Call on Developers’ Tax Credit to be Linked with Rent Control Extension
Rent Laws that Impact Over 1 Million Homes in New York City and the Surrounding Counties Must Be Renewed to Protect Tenants from Harassment and Unaffordable Rent Hikes
(New York, NY) – Today, New York State Senator Adriano Espaillat announced the introduction of crucial legislation that will extend rent control for over one million New Yorkers. As ranking member of the Senate’s Housing Committee, Senator Espaillat has vowed to link any extension of the 421A real estate tax credit – a boon for developers in New York City – with the extension of rent control for poor and working class tenants.
“New York City, as we know it, will cease to exist if rent regulations are not extended and millions of tenants are forced out of their homes,” said Sen. Espaillat. “To protect the fabric of New York, we must immediately extend rent control and protect tenants from harassment and abuse.”
“If rent protections for working class tenants are not extended, we will fight tooth and nail to block the 421-A tax credit from being extended for wealthy developers,” said Sen. Espaillat.
Over the last two decades when the rent laws have come up for renewal, they have been severely weakened to increase profits for landlords. The laws governing rent regulation expire on June 15, 2011.
Senator Espaillat has introduced legislation (S.2783) which will renew and strengthen these laws. A similar bill (A. 2674A) exists in the Assembly.
The following are some key components of the legislation (S. 2783):
Repeals vacancy destabilization and re-regulates most of the apartments that have been lost through this loophole in the last two decades,
- Allows New York City and suburban municipalities to bring former Mitchell-Lama and Section 8 buildings under rent stabilization,
- Reduces the statutory vacancy bonus from 20% to 10%,
- Reforms preferential rent loophole that enables landlords to increase stabilized rents by hundreds of dollars when tenants renew their leases,
- Reforms the provision that allows landlords to empty entire buildings by claiming they need more than one unit for themselves or their family members,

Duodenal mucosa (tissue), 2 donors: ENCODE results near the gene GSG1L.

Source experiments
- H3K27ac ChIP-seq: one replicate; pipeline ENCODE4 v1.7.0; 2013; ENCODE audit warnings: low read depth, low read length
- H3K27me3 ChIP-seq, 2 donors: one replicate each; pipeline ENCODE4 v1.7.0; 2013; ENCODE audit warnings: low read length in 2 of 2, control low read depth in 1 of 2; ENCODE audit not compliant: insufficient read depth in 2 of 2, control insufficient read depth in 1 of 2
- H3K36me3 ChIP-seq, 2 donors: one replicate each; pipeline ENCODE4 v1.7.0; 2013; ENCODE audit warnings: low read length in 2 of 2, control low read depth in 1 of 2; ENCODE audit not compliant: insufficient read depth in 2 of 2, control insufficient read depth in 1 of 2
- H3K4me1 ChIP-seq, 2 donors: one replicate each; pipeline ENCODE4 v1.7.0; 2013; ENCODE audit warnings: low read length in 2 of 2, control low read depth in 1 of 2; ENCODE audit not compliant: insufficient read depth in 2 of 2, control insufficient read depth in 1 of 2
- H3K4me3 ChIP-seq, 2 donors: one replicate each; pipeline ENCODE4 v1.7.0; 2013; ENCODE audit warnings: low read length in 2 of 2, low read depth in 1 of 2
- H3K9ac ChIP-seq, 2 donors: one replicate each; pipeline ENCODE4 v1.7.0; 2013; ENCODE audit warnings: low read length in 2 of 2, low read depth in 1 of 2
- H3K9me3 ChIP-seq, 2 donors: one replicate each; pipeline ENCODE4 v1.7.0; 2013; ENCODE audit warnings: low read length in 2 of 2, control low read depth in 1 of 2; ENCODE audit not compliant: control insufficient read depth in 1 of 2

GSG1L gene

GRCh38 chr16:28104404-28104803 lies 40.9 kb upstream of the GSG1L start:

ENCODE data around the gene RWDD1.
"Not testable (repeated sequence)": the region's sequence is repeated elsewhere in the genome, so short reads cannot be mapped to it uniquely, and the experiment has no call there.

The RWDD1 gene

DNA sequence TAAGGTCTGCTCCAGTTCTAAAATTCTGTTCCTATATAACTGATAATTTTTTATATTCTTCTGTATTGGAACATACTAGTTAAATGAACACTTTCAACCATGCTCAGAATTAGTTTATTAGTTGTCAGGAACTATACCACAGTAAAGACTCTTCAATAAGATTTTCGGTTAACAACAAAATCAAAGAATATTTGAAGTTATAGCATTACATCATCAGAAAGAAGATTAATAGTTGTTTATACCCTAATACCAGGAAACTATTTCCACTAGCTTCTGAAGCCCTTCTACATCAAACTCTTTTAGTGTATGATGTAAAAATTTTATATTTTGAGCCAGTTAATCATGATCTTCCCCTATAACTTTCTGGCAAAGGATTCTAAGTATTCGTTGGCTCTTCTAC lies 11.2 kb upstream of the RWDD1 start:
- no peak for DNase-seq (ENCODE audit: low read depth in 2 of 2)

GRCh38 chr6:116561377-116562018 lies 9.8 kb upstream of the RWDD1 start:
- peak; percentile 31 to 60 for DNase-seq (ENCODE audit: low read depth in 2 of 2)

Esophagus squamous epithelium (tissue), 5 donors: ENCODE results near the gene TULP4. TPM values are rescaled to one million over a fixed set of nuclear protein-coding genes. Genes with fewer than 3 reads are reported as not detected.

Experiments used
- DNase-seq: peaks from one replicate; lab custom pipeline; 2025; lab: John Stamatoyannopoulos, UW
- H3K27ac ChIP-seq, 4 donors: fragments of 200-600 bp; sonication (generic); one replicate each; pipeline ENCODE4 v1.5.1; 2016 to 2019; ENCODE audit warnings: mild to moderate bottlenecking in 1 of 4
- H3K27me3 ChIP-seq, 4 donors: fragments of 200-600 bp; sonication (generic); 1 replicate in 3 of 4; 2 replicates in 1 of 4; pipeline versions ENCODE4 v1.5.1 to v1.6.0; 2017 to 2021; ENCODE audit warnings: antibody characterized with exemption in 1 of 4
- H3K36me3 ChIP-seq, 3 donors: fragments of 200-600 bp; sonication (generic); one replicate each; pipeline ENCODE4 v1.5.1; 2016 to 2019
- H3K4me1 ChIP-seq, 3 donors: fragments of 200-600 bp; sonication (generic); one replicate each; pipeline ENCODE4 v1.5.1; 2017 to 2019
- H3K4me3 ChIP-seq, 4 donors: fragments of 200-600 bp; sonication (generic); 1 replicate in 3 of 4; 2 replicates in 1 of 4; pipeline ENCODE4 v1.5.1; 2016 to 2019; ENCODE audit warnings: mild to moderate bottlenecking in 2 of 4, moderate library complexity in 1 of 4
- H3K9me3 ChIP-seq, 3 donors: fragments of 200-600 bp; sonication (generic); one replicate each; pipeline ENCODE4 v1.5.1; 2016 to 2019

- Reforms the Major Capital Improvement (MCI) program by making rent surcharges temporary and which end when the landlord has recovered the cost of the improvement,
- Reforms the Individual Apartment Improvement (IAI) program by reducing the monthly rent increase from 1/40th to 1/60th of the cost of the improvement,
- Repeals the Urstadt Law which will restore home rule powers over rent and eviction legislation to the City of New York.
"More than a million New Yorkers depend on rent regulations to keep them in their homes, and New York's neighborhoods depend on the stability that our affordable housing laws provide,” said State Senator Daniel Squadron. “We absolutely must renew our rent laws and improve them by ending vacancy decontrol, reforming the individual apartment increase program and preventing the abuse of owner occupancy 'personal use' evictions. I will work with Senator Espaillat, Senator Krueger and my other colleagues to ensure that we protect tenants throughout New York."
New York City and the surrounding counties face an acute shortage of affordable housing. Since the state’s passage of laws to weaken the rent regulations – vacancy decontrol, automatic vacancy increases, and preferential rent amendments – landlords have been given an incentive to harass tenants or commit massive fraud to create vacant apartments that can be deregulated with higher rents. Between 1994 and 2010, it is estimated that over 300,000 units of affordable housing were removed from rent regulation.
According to the state’s housing agency which supervises the rent regulation system, vacancy decontrol is the primary cause of deregulation. The NY Homes and Community Renewal agency reports that since 2003, the last time the laws were renewed, at least 73,000 affordable apartments have been lost under the provisions of vacancy decontrol. Because the rent laws do not require owners to seek approval or to even notify the agency when an apartment is removed from regulation through vacancy decontrol, that figure is likely much higher.
The current loopholes in the rent regulation system, specifically vacancy decontrol, provide economic incentives for landlords to pay speculative prices for rent regulated properties, harass tenants, and file fraudulent rent increases. These practices not only undermine the city’s affordable housing stock, it also de-stabilizes working class neighborhoods across the city.
Renewing and strengthening the rent regulations will stabilize this affordable housing stock and ensure that working and middle class families have the protections to stay in their homes and neighborhoods.